WILMINGTON – CreditShop, the nation’s largest non-bank credit card company, has rebranded to Mercury Financial as the small company eyes increasing its market share among so-called “near-prime” customers. For Mercury, […]
[caption id="attachment_209860" align="aligncenter" width="768"]Mercury Financial is the largest non-bank credit card company. It's experiencing explosive growth in targeting "near-prime" credit customers. | PHOTO COURTESY OF MERCURY FINANCIAL[/caption]
WILMINGTON – CreditShop, the nation’s largest non-bank credit card company, has rebranded toMercury Financialas the small company eyes increasing its market share among so-called “near-prime” customers.For Mercury, the 8-year-old company with operations split between Wilmington and Austin, Texas, the new name comes from its flagship product, the Mercury Mastercard, launched in 2017.“As we did the research behind the CreditShop name, it wasn't quite as inspiring as we wanted it to be. So, given the strength of our brand and how far we've grown it, we decided that we wanted to use the Mercury name to reinforce our products in the marketplace,” Sisy Vicente, the company’s product and marketing officer, told Delaware Business Times.As part of its renewed focus under CEO James "Jim" Peterson, who took the helm in late 2019, Mercury is targeting its offerings at those with credit scores between 600 and 700, or just under “prime” levels, among other factors, Vicente said.“We're talking about those people who have actually had a financial setback. They have a very hard time getting approved for credit from other bigger players,” she said. “Life happens, and what we've understood from our customers is that a number of the setbacks are really caused by life events, like losing a job, which has been especially prevalent during COVID, or having a sickness in the family that caused very high medical bills.”Mercury’s offerings have no annual fees, security deposit requirements, or fraud liability, a departure from many industry norms for those under top credit levels. It also offers 1% cash back rewards on purchases, another feature common to many cards nowadays but rarely to Mercury’s targeted demographic.Vicente said that Mercury’s proprietary software assesses applicants on a variety of factors, including employment and recent payment history despite previous troubles.“Good behavior on their other credit lines shows you that they're really making an effort to move their cards forward,” she said. “We're also looking at people who have secured cards who are looking for other forms of credit to help supplement what they have.”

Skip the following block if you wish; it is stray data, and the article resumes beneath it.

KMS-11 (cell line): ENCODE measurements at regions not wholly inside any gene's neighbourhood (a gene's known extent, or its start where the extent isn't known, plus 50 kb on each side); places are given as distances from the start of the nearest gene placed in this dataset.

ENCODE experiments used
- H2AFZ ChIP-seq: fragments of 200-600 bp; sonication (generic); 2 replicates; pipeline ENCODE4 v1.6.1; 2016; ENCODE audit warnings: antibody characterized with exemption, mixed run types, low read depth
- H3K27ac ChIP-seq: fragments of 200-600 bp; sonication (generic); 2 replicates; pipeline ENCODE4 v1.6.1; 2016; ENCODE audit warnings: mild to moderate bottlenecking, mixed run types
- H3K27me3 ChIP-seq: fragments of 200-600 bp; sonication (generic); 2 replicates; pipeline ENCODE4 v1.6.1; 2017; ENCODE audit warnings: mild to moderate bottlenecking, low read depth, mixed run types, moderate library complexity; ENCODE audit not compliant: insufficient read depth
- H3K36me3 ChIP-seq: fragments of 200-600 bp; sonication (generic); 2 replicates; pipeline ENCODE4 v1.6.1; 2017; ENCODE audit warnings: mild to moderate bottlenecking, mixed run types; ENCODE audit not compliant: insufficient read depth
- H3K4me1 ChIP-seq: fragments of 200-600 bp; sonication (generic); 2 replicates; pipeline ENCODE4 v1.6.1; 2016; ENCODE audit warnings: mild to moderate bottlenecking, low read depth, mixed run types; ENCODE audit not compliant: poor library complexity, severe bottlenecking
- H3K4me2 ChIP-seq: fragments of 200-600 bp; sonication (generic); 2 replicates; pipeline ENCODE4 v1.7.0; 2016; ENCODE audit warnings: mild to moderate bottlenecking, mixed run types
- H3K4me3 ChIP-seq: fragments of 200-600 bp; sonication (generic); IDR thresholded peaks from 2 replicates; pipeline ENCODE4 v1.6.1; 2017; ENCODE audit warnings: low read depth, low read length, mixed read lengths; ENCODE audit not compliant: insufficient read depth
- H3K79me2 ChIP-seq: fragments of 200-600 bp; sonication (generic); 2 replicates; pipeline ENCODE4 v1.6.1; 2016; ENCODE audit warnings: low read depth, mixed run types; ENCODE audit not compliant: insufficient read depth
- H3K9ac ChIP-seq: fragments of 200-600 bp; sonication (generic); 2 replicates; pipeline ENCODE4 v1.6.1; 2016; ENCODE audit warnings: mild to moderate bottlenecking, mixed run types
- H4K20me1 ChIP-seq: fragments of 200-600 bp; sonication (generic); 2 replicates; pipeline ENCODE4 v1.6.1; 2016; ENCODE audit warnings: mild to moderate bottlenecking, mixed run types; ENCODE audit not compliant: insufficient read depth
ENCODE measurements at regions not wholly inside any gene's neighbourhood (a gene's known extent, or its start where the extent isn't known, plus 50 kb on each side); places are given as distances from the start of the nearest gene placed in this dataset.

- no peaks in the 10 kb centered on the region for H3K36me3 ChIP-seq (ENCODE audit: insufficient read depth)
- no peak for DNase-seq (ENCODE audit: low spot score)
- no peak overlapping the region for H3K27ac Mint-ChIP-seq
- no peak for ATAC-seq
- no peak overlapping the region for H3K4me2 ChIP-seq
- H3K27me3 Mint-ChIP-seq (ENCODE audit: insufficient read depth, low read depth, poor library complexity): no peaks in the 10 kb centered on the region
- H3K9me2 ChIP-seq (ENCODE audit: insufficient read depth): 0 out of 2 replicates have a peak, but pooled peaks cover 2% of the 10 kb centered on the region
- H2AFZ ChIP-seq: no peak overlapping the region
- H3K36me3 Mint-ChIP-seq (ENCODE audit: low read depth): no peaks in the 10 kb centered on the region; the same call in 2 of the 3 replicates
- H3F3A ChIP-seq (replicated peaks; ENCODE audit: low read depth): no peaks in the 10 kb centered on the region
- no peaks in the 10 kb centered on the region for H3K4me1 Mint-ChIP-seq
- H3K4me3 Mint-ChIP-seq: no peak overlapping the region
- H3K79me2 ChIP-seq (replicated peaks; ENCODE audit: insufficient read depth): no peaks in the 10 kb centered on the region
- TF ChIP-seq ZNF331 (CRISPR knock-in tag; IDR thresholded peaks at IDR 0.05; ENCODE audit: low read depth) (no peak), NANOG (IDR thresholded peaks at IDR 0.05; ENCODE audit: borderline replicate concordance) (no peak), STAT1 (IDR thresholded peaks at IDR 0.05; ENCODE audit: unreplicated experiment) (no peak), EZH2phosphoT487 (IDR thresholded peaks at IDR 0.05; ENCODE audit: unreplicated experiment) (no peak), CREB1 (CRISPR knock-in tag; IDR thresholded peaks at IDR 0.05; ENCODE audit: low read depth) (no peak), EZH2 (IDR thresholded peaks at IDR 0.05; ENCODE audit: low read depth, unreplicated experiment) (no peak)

[caption id="attachment_209858" align="alignleft" width="300"] Mercury has seen 50% customer growth over the past year, which could lead to additional job growth in Wilmington. | PHOTO COURTESY OF MERCURY FINANCIAL[/caption]
The company has about 600,000 current cardholders and experienced about 50% growth over the past year as many consumers turned to credit cards to buy goods online or pay bills. Vicente touted Mercury’s low exit rates, noting that it commits to making payments easy for customers looking to rebuild their credit, even allowing debit cards for payment.“In the next couple of years, we'd like to double our growth,” she said.Part of Mercury’s growth plan comes via co-branded cards, such as the agreement it struck with low-cost airline Spirit Airlines in February. While Bank of America serves prime credit customers for Spirit’s co-branded credit cards, Mercury will now target a group of customers that the larger bank avoided. Vicente said Mercury is in the midst of discussions with a number of travel and entertainment companies about similar products.“The next phase for our growth and development is to look at how we can become a complimentary lender for these loyalty programs that want to reach the near-prime audience,” she said, noting that success with Spirit’s program could lead to other opportunities in which Bank of America is involved.Mercury employs more than 80 people in Wilmington, working out of the Star Building on the Riverfront that is also home to student loan servicer Navient. Vicente said that the company recently expanded its lease across an entire floor in the building and refurbished the space in preparation for the staff’s post-pandemic return.“We want to grow our employee base in line with our growth targets for the company,” she said, noting that the roles in Wilmington already span the gamut from operations to marketing to customer service.The company’s growth plans are backed by a new $100 million incremental investment by its longtime investor, Minneapolis-based private equity firm Värde Partners, and new investorBrigade Capital Management, a private equity firm based in New York. A Brigade representative will join Mercury’s board with the investment.Vicente said that the company was also encouraged by the recent closing of its inaugural master trust securitization, totaling $950 million across different asset classes. Mercury was oversubscribed on its offering, raising the securitization about 25% from its $750 million initial offering, she added.